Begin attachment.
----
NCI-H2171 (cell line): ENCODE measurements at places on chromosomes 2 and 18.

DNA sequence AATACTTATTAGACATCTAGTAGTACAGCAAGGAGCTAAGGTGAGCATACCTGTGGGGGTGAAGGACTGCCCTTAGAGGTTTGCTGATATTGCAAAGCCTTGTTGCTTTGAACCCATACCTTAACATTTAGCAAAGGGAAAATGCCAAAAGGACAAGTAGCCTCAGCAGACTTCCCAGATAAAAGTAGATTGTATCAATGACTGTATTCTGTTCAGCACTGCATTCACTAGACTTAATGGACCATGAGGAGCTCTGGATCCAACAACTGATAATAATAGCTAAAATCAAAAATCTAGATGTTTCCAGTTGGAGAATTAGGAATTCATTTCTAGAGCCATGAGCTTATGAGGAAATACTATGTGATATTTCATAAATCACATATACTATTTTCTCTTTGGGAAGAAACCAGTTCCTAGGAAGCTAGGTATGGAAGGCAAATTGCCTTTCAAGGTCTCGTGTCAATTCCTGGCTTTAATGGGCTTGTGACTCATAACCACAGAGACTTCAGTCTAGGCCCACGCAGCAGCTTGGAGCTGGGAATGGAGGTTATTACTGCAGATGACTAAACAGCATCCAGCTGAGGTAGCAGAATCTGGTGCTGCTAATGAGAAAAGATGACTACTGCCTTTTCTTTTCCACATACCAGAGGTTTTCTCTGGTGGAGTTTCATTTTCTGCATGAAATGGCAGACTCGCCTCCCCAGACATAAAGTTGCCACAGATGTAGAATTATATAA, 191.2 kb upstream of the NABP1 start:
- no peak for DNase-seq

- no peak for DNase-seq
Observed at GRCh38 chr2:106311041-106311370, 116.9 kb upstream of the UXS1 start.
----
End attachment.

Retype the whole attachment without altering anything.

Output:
NCI-H2171 (cell line): ENCODE measurements at places on chromosomes 2 and 18.

DNA sequence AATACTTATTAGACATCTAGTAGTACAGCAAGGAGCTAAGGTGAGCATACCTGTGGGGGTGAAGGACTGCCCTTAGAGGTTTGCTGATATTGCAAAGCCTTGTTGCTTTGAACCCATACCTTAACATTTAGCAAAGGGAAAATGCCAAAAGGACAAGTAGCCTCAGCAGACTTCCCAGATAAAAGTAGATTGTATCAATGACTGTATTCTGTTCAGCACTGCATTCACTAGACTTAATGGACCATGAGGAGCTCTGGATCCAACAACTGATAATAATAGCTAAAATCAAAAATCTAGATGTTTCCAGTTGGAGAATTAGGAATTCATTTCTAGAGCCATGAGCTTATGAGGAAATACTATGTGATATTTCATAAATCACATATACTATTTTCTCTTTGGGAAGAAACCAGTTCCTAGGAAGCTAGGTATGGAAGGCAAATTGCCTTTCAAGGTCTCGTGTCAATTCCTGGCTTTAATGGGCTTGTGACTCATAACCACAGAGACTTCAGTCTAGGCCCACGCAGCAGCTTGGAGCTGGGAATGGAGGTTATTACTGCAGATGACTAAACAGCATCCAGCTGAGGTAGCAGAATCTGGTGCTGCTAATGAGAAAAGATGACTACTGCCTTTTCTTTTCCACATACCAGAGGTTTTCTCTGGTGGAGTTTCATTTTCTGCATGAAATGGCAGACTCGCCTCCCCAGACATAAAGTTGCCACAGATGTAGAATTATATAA, 191.2 kb upstream of the NABP1 start:
- no peak for DNase-seq

- no peak for DNase-seq
Observed at GRCh38 chr2:106311041-106311370, 116.9 kb upstream of the UXS1 start.